US Army Air Force, Medic – Airman First Class
Korean War (1952-1953)
Past National President of the Tuskegee Airmen and the William “Bill” Campbell Chapter of the Tuskegee Airmen in the Bay Area
The United States of the 1950′s was filled with unrest. Racial tension, especially in the south, threatened the current peace present in the US, while the country found itself drawn into another war in defense of South Korea. It was during this turbulent time that Ron Lucas chose to fight for his country as an aero-medic in the Korean War.
Ron Lucas was born on May 29, 1932 in Montclair, New Jersey, but was raised in Washington DC by his mother, who worked for the government. Growing up as an African American in a segregated society, Lucas remembered having to adhere to strict social rules. Though clearly unjust, these stringent rules did prepare Lucas for the army, where discipline was crucial.
Lucas spent seventh and eighth grade at Saint Joseph’s Industrial School in Clayton, Delaware and ninth grade through high school at St. Emma Military Academy in Rock Castle, Virginia. After high school Lucas was offered several scholarships, but ultimately turned them down due to a lack of job availability for African Americans in the field of Biochemistry. Instead, after graduating from high school in 1950, Lucas began working as a mail messenger for the US Naval Hydrographic Office.
After some time, Lucas decided that he needed to fulfill his potential to help people, and, after being drafted into the Marine Corps, chose to enlist in the Air Force in 1952, becoming a medic. This branch of the military involved evacuating hurt soldiers to other bases in and outside of Korea. A dangerous job, medics would often get injured in attempting to get aid to wounded soldiers. Lucas also worked in the Flight Sergeant’s Office, both at the front desk and in the treatment room.
Lucas later came back to the States and began working as a Physiological Training Instructor. As such, his duties involved overseeing the altitude chamber, night-vision training, and ejection seat training. During this time, Lucas was living at the Langley Air Force Base in Hampton, Virginia. He remembered the living situation to be acceptable, with one exception: he lived in a room with about 20-30 other men. For entertainment, he would play baseball or go bowling. Lucas loved jazz music and described himself as “somewhat of a Duke Ellington.”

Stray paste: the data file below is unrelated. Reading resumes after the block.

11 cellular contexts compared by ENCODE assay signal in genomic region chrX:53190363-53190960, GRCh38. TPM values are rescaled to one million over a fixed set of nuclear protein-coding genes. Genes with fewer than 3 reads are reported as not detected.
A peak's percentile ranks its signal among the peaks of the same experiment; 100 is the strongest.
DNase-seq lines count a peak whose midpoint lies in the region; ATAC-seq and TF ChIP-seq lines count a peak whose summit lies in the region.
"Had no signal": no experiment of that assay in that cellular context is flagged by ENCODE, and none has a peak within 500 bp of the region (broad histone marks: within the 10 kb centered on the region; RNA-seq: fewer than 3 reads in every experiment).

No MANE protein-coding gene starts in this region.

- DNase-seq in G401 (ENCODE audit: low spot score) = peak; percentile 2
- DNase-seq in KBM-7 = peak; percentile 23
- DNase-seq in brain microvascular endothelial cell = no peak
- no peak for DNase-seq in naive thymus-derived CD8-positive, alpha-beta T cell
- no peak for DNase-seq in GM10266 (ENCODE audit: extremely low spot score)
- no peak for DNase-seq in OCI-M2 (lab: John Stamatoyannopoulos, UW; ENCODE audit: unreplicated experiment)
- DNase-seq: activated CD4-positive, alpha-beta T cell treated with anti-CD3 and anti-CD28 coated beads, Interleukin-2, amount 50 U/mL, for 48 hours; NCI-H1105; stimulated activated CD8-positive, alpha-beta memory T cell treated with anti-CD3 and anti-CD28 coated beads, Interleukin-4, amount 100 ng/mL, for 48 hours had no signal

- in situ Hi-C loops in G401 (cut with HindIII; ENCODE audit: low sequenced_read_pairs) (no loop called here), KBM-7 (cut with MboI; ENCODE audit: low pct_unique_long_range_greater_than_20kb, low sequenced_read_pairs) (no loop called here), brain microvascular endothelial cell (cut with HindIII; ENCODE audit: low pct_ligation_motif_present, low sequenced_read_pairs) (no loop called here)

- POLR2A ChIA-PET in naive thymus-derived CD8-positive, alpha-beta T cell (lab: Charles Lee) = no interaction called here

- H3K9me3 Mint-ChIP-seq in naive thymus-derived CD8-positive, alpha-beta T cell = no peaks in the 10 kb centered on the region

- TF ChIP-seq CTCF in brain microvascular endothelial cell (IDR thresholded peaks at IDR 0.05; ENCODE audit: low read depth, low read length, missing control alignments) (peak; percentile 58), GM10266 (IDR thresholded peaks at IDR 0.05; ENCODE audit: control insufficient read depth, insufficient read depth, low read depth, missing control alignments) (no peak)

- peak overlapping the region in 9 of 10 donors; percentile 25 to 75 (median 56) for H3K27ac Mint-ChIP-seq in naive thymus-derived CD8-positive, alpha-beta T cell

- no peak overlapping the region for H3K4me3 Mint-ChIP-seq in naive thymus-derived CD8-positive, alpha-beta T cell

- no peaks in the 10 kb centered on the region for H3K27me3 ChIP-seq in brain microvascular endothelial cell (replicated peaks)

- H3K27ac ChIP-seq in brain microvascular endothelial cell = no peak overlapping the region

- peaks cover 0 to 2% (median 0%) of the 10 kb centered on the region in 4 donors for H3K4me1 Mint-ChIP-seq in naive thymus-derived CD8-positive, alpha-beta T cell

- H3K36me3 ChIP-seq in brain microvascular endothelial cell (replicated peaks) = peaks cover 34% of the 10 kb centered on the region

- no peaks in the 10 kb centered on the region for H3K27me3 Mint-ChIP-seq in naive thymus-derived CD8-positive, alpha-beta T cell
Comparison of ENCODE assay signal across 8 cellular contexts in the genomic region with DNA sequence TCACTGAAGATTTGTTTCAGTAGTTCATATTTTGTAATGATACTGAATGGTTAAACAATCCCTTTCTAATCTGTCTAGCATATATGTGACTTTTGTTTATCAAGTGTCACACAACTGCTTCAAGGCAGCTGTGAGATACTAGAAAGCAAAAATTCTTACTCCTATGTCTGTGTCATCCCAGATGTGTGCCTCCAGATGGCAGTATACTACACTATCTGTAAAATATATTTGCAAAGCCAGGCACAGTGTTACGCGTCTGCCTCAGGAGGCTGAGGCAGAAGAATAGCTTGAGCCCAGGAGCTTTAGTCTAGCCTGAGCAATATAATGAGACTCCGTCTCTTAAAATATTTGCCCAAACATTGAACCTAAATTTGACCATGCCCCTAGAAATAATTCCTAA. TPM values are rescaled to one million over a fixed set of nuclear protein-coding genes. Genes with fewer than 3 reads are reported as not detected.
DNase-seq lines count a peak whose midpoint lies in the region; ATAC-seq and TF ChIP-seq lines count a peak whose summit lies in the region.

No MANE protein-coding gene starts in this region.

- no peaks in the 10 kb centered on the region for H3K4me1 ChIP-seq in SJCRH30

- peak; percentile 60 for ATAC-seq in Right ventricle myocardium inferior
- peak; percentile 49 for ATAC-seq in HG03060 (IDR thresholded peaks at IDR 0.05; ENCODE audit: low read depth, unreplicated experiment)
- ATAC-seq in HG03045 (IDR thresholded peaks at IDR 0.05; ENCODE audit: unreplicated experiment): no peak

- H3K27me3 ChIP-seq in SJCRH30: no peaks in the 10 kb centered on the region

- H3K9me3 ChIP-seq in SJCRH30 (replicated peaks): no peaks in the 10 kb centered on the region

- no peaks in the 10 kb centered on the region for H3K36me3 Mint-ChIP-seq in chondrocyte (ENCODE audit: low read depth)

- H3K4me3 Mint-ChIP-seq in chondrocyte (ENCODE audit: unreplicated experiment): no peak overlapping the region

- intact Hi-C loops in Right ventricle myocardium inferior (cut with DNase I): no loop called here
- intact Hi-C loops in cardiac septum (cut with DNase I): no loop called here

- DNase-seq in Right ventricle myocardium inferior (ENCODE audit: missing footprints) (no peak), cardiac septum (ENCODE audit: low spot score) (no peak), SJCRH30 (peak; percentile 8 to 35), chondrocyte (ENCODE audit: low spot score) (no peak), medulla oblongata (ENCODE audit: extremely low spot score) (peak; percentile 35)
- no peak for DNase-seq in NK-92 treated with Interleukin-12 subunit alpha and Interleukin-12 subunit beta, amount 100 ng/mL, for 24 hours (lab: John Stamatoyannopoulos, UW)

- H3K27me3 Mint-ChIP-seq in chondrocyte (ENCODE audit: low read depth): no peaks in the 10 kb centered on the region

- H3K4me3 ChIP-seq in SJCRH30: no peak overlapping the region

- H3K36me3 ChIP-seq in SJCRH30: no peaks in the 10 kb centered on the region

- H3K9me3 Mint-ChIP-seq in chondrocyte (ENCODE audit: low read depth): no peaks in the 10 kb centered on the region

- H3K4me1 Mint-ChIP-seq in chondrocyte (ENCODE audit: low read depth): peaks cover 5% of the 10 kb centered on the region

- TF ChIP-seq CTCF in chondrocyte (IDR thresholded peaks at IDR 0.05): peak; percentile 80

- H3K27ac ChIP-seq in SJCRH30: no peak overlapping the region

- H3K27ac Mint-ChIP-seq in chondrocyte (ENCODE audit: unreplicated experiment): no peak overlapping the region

When asked if he believed if his sacrifice in the war was justified, Lucas replied that in a time of war, it is every man and woman’s duty to do something to help their country. A strong advocate of joining the military, Lucas’ advice to men and women considering enlisting in the armed forces was simple: do it. Lucas also had some wisdom for future generations. As someone who had chosen not to go to college, but who had still been successful in life, he encouraged young people to believe in themselves and to show the world what they have to offer. He also hoped that they would appreciate humor as much as he did. In Lucas’ words, “I like people and I like humor. If you can’t laugh, forget it.”
On March 1, 1956, Lucas was discharged from the Air Force and in December of that year married his wife, Lois. He also began working once again at the US Naval Hydrographic Office. Though he did enjoy his time spent in the office, and the people with which he spent it, he later decided to become an encyclopedia salesman. He was so successful in the business that he was promoted to Senior District Manager, a position created for him and other African Americans [only African Americans] to show their status as managers. At one point Lucas was offered the position of Working Protocol Officer of the US, but after a series of events took place the position was made unavailable. He did, however, get a position in the US Department of Interior and later the US Department of Health, Education, and Welfare, and subsequently moved to Terra Linda, where he resides today.
Interview by Valerie Cherbero on June 16, 2011.